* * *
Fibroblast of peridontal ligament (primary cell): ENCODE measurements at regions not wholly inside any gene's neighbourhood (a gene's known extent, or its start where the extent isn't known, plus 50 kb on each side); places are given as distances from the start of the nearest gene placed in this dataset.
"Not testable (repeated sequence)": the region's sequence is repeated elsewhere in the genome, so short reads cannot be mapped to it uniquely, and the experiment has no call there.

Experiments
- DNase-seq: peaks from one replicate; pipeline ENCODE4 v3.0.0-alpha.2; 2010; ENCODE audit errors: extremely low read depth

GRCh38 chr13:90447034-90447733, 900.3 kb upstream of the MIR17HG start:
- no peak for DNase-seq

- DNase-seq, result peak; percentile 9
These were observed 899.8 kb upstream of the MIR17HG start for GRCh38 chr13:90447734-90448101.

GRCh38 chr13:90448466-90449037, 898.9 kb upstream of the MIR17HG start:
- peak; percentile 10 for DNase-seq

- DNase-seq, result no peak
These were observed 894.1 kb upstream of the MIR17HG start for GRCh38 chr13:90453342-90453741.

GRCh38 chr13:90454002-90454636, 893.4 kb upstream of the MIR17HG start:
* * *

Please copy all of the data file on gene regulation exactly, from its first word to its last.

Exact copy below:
Fibroblast of peridontal ligament (primary cell): ENCODE measurements at regions not wholly inside any gene's neighbourhood (a gene's known extent, or its start where the extent isn't known, plus 50 kb on each side); places are given as distances from the start of the nearest gene placed in this dataset.
"Not testable (repeated sequence)": the region's sequence is repeated elsewhere in the genome, so short reads cannot be mapped to it uniquely, and the experiment has no call there.

Experiments
- DNase-seq: peaks from one replicate; pipeline ENCODE4 v3.0.0-alpha.2; 2010; ENCODE audit errors: extremely low read depth

GRCh38 chr13:90447034-90447733, 900.3 kb upstream of the MIR17HG start:
- no peak for DNase-seq

- DNase-seq, result peak; percentile 9
These were observed 899.8 kb upstream of the MIR17HG start for GRCh38 chr13:90447734-90448101.

GRCh38 chr13:90448466-90449037, 898.9 kb upstream of the MIR17HG start:
- peak; percentile 10 for DNase-seq

- DNase-seq, result no peak
These were observed 894.1 kb upstream of the MIR17HG start for GRCh38 chr13:90453342-90453741.

GRCh38 chr13:90454002-90454636, 893.4 kb upstream of the MIR17HG start: